Virginie Despentes

French Writer Virginie Despentes Doesn’t Care if You’re Offended

The following two tabs change content below.

L’étrange Madone

Born and bred in a third world country, trying to reconcile my desire to live according to my own terms and respecting traditions. I am here to exorcise this paradox.

Latest posts by L’étrange Madone (see all)

When reading books, I go through phases that resemble food cravings when you just want one certain type of food, like you want strawberry flavored ice cream and want only that for weeks on end. That’s how it works for me and books: I would focus on one genre or writer and ravenously read as many books as possible to quench the thirst. My latest craving was for Virginie Despentes. I read her book of feminist essays, King Kong Theory, back in 2011, when the whole feminist thing was new to me. I was impressed, moved, angered, and enlightened by her essays.

Virginie DespentesVirginie Despentes is a French punk feminist writer. What is most astonishing about her is her crude writing; nothing is sugar-coated and taboo subjects are her favorites. In her writings, she deals with rape, prostitution, violence, and marginalized women and draws from her own experience. At 17, when she was coming back from a trip to London, Virginie was raped. This event, she later said, shaped her whole career as a writer.

Virginie DespentesVirginie’s life wasn’t an easy ride. She suffered from alcoholism. Her need for money led her to get several small jobs, among which were jobs she described as “occasional and voluntary prostitution” in massage parlors and peep shows.

Baise moi (“Fuck Me”) was written in 1992, but it was a confidential book at first, distributed in underground Parisian clubs, between post punk lovers. The book later was published by a small publishing company.

In 1994, Virginie who originally studied Cinematography, was working as a porn movie critic while still a sex worker. That year she achieved a controversial fame, as mainstream media noticed her book. Though she was critically acclaimed, many journalists insisted on portraying her as a victim of alcohol and prostitution that was saved by success, yet, faithful to her provocative attitude,Virginie would respond that she is a “prostitute” and is not ashamed.

I don’t think anyone has delved into taboo subjects quite like Virginie. Her stories are profoundly humane. Her prostitutes* are not the media stereotype golden-hearted kind; they are angry, violent, and always ready to hold a gun and stand up for themselves even if they are considered to belong to the gutter of morality.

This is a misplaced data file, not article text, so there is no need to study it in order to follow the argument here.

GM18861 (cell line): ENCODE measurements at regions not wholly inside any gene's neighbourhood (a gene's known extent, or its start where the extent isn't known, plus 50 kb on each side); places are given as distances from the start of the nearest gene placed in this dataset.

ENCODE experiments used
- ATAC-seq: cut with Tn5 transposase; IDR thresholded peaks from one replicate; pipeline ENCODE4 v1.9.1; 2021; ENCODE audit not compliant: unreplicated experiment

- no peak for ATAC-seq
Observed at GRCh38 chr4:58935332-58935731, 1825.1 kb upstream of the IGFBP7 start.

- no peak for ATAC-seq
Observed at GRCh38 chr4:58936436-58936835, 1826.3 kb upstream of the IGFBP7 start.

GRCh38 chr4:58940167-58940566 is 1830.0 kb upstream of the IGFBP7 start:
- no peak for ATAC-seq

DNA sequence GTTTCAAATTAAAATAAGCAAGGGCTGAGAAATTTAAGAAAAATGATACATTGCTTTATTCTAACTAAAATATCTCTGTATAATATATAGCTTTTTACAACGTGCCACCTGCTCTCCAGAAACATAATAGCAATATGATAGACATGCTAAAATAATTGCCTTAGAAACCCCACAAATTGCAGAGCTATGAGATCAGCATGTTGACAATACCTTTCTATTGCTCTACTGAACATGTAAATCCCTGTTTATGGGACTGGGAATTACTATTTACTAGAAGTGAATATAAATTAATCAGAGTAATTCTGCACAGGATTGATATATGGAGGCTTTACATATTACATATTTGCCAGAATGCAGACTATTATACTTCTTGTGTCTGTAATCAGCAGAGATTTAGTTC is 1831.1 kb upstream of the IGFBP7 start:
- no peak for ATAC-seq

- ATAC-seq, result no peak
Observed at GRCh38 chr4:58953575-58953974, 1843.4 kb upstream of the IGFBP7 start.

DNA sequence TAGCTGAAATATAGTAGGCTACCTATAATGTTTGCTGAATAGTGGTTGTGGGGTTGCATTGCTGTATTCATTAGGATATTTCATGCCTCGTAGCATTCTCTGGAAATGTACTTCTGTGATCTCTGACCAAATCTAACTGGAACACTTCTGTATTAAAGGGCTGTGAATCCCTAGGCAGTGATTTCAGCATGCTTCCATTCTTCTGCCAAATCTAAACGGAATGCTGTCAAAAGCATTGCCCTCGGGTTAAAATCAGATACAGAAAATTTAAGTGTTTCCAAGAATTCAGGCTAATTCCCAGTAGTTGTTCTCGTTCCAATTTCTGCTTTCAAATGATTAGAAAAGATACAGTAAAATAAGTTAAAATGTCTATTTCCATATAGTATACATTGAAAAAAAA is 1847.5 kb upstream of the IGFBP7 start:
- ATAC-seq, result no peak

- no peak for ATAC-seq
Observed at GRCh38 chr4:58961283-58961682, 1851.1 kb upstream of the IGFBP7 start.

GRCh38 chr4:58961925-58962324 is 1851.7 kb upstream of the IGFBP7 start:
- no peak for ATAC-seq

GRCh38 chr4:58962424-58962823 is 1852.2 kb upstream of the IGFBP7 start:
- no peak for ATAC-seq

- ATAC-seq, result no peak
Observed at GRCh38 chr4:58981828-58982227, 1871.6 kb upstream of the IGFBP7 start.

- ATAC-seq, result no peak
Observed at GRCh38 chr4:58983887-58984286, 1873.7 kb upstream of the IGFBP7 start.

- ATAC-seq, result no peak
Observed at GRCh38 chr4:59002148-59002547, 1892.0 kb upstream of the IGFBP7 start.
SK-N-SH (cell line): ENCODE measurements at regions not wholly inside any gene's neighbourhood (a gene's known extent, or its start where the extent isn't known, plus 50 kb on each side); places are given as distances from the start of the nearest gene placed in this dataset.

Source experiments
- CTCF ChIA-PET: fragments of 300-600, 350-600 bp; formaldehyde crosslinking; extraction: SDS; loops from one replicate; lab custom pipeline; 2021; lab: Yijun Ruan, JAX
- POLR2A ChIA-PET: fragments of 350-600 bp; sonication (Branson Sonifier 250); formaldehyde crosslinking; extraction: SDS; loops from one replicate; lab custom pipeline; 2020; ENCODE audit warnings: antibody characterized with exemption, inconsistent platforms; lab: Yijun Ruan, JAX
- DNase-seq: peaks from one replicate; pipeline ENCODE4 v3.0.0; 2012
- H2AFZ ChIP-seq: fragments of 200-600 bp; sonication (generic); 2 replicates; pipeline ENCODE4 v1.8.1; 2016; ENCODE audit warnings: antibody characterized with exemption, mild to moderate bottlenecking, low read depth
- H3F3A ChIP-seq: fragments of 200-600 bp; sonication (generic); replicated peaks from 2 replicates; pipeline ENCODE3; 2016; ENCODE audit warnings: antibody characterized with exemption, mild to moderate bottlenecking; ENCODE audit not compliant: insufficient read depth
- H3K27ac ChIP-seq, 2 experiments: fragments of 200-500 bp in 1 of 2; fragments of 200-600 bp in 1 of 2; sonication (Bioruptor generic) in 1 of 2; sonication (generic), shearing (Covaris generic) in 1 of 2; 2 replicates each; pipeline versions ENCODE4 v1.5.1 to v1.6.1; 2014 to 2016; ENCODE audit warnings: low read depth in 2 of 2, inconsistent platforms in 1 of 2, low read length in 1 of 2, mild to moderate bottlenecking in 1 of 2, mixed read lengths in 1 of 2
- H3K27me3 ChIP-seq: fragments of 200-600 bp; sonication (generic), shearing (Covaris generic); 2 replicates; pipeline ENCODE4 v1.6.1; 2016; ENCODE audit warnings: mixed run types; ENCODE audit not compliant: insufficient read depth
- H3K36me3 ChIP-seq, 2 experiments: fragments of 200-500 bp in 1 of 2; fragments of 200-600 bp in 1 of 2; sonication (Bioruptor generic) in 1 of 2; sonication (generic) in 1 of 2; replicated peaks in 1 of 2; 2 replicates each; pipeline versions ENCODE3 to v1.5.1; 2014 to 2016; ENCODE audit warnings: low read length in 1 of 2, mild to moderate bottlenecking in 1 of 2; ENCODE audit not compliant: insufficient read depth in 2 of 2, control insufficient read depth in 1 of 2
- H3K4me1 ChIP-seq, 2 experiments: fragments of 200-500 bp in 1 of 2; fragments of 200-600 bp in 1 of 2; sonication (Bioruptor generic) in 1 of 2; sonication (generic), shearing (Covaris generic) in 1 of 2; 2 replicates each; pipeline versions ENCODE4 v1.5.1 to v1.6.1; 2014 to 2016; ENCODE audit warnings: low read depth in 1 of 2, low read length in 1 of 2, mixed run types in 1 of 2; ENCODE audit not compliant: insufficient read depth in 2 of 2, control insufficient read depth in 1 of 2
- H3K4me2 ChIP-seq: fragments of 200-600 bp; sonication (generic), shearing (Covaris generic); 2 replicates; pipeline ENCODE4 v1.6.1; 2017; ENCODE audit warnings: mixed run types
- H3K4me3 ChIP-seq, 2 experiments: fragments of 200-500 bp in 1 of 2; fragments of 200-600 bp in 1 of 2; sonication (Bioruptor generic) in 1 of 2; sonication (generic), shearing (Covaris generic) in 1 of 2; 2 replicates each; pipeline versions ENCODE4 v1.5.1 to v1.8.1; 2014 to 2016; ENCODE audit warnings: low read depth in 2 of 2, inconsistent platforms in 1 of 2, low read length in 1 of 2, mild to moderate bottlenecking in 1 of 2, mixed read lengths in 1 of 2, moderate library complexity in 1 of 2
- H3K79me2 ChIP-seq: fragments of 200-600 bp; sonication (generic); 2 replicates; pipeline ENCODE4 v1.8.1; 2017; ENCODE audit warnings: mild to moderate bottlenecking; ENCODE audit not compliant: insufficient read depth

Many condemn Virginie for what is considered violence for the sake of violence, but she writes about the cold truth. Violence is not used for sensationalism. Her characters are inherently violent because they grew up in an environment that made them so, and the day they stop being violent they will not survive. In Baise-Moi, a book that was banned in many countries, she pushes the limits of the genre. Two women, a junkie and a call girl, join together on a road trip — think Thelma and Louise with guns — and they go on a killing spree. They have guns and they use them without any reason except that they want to, inspiring the reader to keep shifting between rooting for their ultimate act of freedom and utter disgust and revolt for such gratuitous violence.

Virginie explores the extreme limits of feminism, creating a world where the pain and violence that women often hide is unleashed. Women are still afraid for their lives, victimized, and assaulted, but instead of closing up and hiding their feelings, they react. It’s like Virginie puts the deepest, darkest, violent desires of revenge that women can have into words — we all have those dark, violent urges of revenge if we get hurt by someone, but we have to abide by the morals and laws of society. Reading Virginie’s books, in a way, is cathartic.

In Virginie’s universe, no woman is innocent or sweet; they are different from all the female protagonists that we encounter in most of the mainstream literature. Virginie herself is “different;” she isn’t shy about stating her man hate, and is not afraid to say that she knows that according to conventional beauty standards she is ugly and she doesn’t give a fuck about it. All of these traits work for her benefit. Her humor is not politically correct. She can talk about issues like prostitution and drugs and rape since she experienced them herself. She epitomizes the anger of millions of women who have killed their persecutors in their heads over and over again, who dream of getting justice for themselves since society refuses it to them.

In a time where everyone tiptoes around certain subjects because, no matter what you say, someone would be offended by it, Virginie Despentes is the ultimate representation of not giving a fuck about what everyone would say. She doesn’t tiptoe. She wreaks havoc like King Kong. For me, every book I’ve read made me a little bit stronger and courageous. I condemn violence but I feel empowered by the women she writes about. I feel freed because she exorcises my inner violent extremist self (we all have one, at least I hope we all do). I raise my glass to Virginie Despentes, a writer who managed to give a voice to all my demons and the deepest darkest corners of my mind. She’s the only writer who said out loud that she is “writing as an ugly one for the ugly ones: the old hags, the dykes, the frigid, the unfucked, the unfuckable, the neurotics, the psychos, for all those girls that don’t get a look-in in the universal market for the consumable chick.” (King Kong Theory).

 

*The term “prostitute” is used because Virginie uses it. We here at TRN would typically use the term “sex worker”.

Leave a Reply

Your email address will not be published.